The Hope Factory A Novel - By Lavanya Sankaran


ANAND K. MURTHY HAD TWO WINDOWS in his office. The first, narrow and with a stiff latch that he struggled to open, provided a glimpse of the factory campus. The second, his favorite, was a soundproofed scenic window that overlooked a production bay. Anand was long past the stage where he needed to supervise the workings of the factory floor in minute daily detail, but it was a sight that gave him an unfailing sense of satisfaction.

He stood there now, the weight of the approaching day settling about him. He was not prone to nervousness, no, certainly not, but today he was unquestionably experiencing a phantom version of it: dry mouth, quickened breathing, a pulse that danced uncontrollably up and down his spine. He reached for a glass of water set on a plastic coaster that had the words CAUVERY AUTO embossed in orange letters upon an indigo blue background.

A knock on the open door; he put down the water glass and smiled in welcome.

“Come in, come in, good morning.” The sight of Mr. Ananthamurthy did something to soothe him.

The operations manager had worked with Anand since the early years of the company. Fifteen years previously, Ananthamurthy had been an older man whose quiet manner belied years of operational experience; now Anand realized, with a sudden shock, that he was looking at someone approaching retirement. Physically, the years had not changed Ananthamurthy beyond turning the few long hairs combed over the bald surface of his head a little grayer and lining the outsides of his eyes. Otherwise, he was still the same: lean, upright, with that quality of absolute reliability, like an old Swiss watch, forever accurate and unfailing.

“Good morning, sir. You have eaten?” For fifteen years, Ananthamurthy had started their workday with this ritual query.

“Yes, yes,” said Anand, though that was rarely true. He was never hungry in the mornings. Later, he might have a glucose biscuit with his coffee. “And you?”

“Yes, sir, thank you.” Ananthamurthy did not, as was his wont, turn briskly to the work ahead. Instead, with a shy diffidence that overlay his usual gravity, he ceremoniously placed a plastic box on Anand’s table.

“My wife and daughters insisted, sir,” he said. “Such an important day for the factory, we visited the temple in the morning and they have sent this prasadam for you. Please take, sir.”

Anand obediently placed a tiny morsel of the sanctified sweet halwa in his mouth, feeling the sugar and wheat dissolve across his tongue. “Please thank your wife for me.”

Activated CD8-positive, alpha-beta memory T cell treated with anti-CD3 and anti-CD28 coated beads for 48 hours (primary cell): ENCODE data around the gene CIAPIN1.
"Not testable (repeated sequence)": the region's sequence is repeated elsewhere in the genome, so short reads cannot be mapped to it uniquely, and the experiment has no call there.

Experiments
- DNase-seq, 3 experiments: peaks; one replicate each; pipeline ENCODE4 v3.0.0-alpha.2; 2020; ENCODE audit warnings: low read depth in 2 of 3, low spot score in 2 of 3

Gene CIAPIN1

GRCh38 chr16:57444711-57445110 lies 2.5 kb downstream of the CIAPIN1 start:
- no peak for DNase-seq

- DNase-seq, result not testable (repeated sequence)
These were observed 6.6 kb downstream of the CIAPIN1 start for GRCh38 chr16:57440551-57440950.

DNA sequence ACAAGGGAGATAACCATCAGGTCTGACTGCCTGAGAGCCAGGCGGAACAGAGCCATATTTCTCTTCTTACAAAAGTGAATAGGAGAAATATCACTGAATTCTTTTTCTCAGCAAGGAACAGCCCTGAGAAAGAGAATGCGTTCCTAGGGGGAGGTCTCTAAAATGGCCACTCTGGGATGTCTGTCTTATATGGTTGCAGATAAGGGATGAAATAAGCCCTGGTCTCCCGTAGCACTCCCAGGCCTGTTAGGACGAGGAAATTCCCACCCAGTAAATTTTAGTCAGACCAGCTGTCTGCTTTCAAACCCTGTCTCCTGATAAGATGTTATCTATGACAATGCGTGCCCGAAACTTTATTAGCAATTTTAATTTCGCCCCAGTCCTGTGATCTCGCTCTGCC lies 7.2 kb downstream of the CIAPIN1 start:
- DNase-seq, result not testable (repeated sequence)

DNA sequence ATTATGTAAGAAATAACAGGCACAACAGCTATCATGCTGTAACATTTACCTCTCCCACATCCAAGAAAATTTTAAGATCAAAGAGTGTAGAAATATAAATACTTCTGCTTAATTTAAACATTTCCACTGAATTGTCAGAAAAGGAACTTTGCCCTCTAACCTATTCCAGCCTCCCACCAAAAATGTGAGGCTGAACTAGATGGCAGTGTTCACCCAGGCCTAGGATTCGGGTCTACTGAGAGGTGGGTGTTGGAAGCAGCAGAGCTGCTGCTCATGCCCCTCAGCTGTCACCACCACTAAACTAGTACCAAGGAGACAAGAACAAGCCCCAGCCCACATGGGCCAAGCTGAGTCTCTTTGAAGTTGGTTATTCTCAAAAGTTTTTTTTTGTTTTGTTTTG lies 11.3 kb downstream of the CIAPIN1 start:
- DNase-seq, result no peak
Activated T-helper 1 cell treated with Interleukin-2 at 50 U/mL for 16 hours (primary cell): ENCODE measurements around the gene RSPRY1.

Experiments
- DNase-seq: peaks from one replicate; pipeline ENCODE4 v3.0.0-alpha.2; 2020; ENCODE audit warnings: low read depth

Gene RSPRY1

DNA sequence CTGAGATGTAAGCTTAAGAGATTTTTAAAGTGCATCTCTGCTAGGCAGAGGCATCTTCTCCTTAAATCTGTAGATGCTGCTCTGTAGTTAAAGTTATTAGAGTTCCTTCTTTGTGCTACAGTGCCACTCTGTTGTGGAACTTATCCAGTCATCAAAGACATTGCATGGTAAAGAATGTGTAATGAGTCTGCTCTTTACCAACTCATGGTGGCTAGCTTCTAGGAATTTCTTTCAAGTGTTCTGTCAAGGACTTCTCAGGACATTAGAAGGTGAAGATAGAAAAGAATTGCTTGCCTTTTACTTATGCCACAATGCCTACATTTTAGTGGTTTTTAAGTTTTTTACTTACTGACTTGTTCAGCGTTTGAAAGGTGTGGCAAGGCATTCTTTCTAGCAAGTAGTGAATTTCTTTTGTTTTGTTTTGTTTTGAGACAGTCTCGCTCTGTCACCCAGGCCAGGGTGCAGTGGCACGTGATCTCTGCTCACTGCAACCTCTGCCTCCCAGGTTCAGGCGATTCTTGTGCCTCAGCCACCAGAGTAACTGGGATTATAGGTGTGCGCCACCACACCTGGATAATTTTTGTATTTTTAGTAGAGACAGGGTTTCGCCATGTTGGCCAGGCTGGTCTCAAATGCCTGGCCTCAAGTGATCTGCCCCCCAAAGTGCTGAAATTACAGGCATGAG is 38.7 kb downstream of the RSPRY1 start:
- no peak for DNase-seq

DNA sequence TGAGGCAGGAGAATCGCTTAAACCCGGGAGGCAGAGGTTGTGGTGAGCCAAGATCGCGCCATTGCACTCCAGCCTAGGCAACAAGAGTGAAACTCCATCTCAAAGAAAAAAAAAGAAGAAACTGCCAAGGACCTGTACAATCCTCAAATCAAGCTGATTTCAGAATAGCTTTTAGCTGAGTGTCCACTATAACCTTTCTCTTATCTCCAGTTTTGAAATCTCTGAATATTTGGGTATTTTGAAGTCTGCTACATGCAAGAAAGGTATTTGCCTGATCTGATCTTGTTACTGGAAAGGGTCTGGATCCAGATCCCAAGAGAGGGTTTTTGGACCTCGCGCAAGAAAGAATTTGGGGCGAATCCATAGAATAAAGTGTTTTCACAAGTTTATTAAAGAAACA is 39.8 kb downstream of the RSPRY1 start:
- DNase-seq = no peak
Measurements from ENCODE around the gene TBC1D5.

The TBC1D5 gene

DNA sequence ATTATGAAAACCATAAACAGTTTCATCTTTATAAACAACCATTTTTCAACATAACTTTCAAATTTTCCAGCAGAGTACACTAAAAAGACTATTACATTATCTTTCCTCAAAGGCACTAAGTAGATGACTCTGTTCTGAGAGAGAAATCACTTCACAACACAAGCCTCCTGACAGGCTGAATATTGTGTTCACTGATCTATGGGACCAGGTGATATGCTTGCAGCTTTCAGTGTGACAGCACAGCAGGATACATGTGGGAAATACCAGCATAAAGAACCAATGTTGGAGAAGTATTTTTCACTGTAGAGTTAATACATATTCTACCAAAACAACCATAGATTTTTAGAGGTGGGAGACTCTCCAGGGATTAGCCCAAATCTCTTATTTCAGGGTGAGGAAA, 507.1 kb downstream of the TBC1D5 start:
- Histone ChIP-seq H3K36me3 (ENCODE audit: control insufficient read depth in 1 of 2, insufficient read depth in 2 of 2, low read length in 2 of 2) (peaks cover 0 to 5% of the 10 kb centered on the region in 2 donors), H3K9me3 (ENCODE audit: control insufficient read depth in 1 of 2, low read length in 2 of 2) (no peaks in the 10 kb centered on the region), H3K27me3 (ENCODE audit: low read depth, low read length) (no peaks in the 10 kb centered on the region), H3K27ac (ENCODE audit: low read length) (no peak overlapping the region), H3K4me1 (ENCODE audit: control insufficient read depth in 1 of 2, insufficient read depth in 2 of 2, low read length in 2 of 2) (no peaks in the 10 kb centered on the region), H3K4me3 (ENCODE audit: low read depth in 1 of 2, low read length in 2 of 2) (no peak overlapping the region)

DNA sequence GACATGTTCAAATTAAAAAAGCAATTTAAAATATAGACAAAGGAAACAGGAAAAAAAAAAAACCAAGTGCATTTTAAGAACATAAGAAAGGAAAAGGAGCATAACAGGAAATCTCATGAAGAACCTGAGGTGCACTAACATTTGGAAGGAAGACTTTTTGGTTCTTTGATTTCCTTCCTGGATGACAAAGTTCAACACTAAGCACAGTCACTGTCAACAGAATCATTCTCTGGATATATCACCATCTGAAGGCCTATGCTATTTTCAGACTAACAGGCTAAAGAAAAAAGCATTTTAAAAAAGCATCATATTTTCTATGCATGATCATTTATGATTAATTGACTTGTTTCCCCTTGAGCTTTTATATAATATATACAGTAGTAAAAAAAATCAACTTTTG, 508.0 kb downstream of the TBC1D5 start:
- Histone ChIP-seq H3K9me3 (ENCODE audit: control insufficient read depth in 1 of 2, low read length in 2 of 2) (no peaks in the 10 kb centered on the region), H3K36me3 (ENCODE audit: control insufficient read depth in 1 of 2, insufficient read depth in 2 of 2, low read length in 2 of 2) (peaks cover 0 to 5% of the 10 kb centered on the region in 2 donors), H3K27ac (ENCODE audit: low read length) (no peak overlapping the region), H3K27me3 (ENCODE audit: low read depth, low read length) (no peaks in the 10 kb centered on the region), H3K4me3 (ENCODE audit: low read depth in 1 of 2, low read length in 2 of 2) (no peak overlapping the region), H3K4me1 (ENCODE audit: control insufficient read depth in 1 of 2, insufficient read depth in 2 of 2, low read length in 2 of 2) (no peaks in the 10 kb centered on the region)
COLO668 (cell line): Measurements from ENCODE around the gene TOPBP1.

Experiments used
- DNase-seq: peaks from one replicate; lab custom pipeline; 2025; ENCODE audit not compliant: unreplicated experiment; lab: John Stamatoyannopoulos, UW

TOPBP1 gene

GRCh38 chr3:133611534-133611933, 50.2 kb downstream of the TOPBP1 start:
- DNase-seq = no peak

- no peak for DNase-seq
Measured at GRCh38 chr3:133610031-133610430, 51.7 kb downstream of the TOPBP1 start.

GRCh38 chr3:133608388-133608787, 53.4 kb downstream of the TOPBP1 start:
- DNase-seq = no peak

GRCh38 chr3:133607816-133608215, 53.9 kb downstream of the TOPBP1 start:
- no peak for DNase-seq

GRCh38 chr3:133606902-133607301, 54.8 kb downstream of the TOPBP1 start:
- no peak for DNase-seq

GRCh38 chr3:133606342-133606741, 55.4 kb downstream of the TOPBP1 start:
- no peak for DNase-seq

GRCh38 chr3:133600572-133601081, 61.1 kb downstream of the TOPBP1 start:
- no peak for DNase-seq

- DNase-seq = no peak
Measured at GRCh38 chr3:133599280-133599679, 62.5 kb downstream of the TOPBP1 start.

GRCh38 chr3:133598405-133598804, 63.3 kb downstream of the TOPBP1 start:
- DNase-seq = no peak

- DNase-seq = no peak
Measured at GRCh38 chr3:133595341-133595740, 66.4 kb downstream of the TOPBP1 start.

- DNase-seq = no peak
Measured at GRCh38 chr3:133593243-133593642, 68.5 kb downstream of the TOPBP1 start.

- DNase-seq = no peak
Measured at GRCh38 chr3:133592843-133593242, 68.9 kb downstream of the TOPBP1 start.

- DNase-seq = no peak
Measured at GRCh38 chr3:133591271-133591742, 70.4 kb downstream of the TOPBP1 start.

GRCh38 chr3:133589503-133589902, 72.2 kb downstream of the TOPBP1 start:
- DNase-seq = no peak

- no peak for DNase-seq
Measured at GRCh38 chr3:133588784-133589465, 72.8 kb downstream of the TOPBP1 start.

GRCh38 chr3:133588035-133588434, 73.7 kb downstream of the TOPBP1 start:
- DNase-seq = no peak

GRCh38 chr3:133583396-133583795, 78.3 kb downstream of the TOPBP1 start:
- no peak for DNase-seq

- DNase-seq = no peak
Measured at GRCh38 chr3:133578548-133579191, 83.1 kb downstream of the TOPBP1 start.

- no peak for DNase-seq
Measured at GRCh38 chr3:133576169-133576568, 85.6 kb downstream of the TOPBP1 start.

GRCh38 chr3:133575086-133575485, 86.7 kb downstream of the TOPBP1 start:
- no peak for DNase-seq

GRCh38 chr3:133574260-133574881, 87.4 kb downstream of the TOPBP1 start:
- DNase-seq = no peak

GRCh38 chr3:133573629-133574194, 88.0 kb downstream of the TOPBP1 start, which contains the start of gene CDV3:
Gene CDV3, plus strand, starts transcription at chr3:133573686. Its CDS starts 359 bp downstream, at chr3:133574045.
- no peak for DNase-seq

“I will, sir. She has plans to continue prayers through the day.”

Ananthamurthy would not say so, but Anand saw in his eyes a reflection of the same eager hope that burnt within him.

ANAND PRESSED A BUTTON on his phone to speak to his secretary. In a fantasy world, this would be a young woman, perhaps from Goa, who answered to a name like Miss Rita and sported daring short skirts and blouses that clung to her bosom. Reality, however, was Mr. Kamath, bald and so frighteningly efficient, he was one of the bulwarks of Anand’s professional life, never to be voluntarily sacrificed. “Kamath? Where is everybody? And later, I want to see that computer fellow.”

His words served as an automatic trigger to Ananthamurthy.

“That fellow,” he said, referring to the newly hired computer service engineer, “is not able to take direction.” Anand listened patiently, knowing that Ananthamurthy’s complaints were not really against the person but about the process. The increased automation in the factory premises was spreading with virus-like pervasiveness, to the great perturbation of Ananthamurthy, who, with aging consternation, was still unsuccessfully grappling with the notion of email, tapping out his correspondence letter by letter, glancing feverishly between screen and fingers with every stroke. Anand often thought it was time to organize a mandatory course on word processing for all his employees.

Two more people entered his office, and Anand assessed them with new eyes, as though seeing them for the first time.

Mrs. Padmavati of the accounts department was the first to arrive. She walked in as she usually did, with a brisk air and a quick step. Her efficiency was legendary—as was her quick temper at the careless mistakes of others. Her appearance, like her work style, was excessively tidy: her cotton saree neatly folded and pinned at the shoulder, her long hair severely quieted with coconut oil and tied into a braid that lay in a thick line from her neck to the base of her spine. Her decorative accessories were few and